MILWAUKEE -- More than one Brewers fan has wondered aloud over the past week whether Ben Sheets' lingering injury actually opens the door for his return to Milwaukee. According to the team's general manager, the answer is no. "There's probably logic to it, but it's not going to happen," said Milwaukee GM Doug Melvin, who believes that Sheets "has some other avenues he's looking at."
Sheets, a free agent who was close to signing a two-year contract with the Texas Rangers, instead will undergo surgery to repair a torn tendon near his right elbow. Because Sheets originally suffered that injury in a Brewers uniform, Milwaukee may need to foot the bill for the surgery and perhaps the subsequent rehabilitation. Brewers officials were consulting with Sheets' agent, Casey Close, and Major League Baseball officials to resolve the matter of who pays for the procedure and its aftermath. Melvin still will not say whether that matter had been settled, instead referring all questions to Close, who has not returned a number of calls. In the wake of the surgery news, some wondered whether it could make sense for Sheets and the Brewers to strike a new agreement, say on a two-year deal with a low 2009 salary and a higher figure for 2010. That way, according to this line of thinking, Sheets could rehabilitate his arm in familiar surrounds and then try to re-establish his market value with a strong comeback. But Melvin, who last spoke with Close in early January, said he doesn't see it happening. Close did speak to SI.com last week and confirmed Sheets' planned surgery, saying that Sheets aimed to pitch during the second half of 2009. He may want to keep his options open so he can pick a contending team. Sheets was Milwaukee's first-round Draft pick in 1999, and has played his entire career for the Brewers, including eight years in the big leagues. He made four All-Star teams, including 2008, when he was tabbed as the starting pitcher for the National League, and helped the Brewers transform from perennial losers to playoff contenders. Sheets was 13-9 with a 3.09 ERA in 2008, but could not pitch in the postseason because of his elbow injury. He fought back some tears after the Brewers were eliminated by the Phillies in the NL Division Series. "Eight years is a long time," Sheets said. "From the team we were to the team we are, I think that's pretty big." Sheets will turn 31 in July. He is a Type A free agent who declined Milwaukee's arbitration offer, but unless he signs with another team before the First-Year Player Draft on June 9-10, the Brewers will not receive the compensatory picks they were expecting.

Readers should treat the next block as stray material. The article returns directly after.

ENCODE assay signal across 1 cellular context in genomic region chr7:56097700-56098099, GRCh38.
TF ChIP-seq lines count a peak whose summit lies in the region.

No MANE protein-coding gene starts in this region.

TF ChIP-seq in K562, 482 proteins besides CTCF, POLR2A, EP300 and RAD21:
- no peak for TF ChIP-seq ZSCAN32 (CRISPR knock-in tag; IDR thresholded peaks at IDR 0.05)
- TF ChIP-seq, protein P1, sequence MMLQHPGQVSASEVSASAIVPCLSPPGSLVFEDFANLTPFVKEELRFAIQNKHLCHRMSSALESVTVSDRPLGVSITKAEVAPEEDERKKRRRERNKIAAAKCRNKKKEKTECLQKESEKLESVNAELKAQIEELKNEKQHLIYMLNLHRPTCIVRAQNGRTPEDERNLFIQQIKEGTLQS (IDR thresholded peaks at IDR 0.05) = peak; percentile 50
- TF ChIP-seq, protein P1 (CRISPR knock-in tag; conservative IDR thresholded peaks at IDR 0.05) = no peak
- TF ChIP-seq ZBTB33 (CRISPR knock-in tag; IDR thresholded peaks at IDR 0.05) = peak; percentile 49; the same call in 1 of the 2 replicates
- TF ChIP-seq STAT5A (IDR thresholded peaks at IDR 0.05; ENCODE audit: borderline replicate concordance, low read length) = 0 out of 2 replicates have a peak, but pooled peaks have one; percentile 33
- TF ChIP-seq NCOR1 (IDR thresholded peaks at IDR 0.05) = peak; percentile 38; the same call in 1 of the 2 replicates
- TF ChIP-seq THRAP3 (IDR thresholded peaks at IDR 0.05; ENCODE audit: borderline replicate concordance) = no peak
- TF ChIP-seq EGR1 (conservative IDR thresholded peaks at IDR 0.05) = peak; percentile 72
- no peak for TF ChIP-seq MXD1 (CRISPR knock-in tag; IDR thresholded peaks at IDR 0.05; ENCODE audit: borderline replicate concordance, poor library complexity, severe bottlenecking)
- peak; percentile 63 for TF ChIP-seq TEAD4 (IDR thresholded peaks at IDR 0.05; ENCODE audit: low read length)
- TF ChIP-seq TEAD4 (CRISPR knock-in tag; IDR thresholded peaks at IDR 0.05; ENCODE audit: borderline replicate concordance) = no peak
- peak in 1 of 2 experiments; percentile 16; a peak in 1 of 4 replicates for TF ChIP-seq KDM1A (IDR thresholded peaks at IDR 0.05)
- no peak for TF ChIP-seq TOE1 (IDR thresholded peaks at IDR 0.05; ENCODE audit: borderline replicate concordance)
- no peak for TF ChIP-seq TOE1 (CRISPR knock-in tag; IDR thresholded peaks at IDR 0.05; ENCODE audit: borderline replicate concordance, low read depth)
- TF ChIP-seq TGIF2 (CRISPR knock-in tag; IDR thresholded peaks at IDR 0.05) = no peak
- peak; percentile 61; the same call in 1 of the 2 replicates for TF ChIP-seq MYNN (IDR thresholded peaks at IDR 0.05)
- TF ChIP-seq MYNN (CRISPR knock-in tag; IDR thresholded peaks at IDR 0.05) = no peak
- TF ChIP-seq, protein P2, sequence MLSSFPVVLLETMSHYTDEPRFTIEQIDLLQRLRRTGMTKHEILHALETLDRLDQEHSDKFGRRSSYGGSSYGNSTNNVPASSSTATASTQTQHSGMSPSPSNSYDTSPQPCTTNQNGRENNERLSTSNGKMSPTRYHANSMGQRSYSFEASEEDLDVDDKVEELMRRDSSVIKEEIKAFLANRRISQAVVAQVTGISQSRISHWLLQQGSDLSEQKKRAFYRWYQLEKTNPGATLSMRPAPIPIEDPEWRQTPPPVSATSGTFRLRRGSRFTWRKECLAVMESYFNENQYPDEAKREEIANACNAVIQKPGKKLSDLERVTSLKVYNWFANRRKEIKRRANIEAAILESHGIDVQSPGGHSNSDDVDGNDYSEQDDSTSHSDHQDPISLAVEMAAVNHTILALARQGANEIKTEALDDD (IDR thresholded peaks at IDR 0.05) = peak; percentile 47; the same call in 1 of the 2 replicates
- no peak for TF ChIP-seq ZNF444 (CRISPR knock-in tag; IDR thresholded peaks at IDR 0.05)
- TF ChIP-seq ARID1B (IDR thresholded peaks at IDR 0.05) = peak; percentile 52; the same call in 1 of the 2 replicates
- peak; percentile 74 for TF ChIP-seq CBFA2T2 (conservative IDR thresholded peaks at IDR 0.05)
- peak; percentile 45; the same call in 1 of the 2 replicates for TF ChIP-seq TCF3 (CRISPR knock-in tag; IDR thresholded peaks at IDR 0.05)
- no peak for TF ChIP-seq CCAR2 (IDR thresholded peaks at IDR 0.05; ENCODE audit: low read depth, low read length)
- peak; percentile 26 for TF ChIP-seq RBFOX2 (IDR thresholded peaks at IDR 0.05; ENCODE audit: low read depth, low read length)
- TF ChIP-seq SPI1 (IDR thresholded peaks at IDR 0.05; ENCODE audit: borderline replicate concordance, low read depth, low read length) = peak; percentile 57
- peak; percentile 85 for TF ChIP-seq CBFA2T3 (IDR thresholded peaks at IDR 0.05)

Adam McCalvy is a reporter for MLB.com. This story was not subject to the approval of Major League Baseball or its clubs.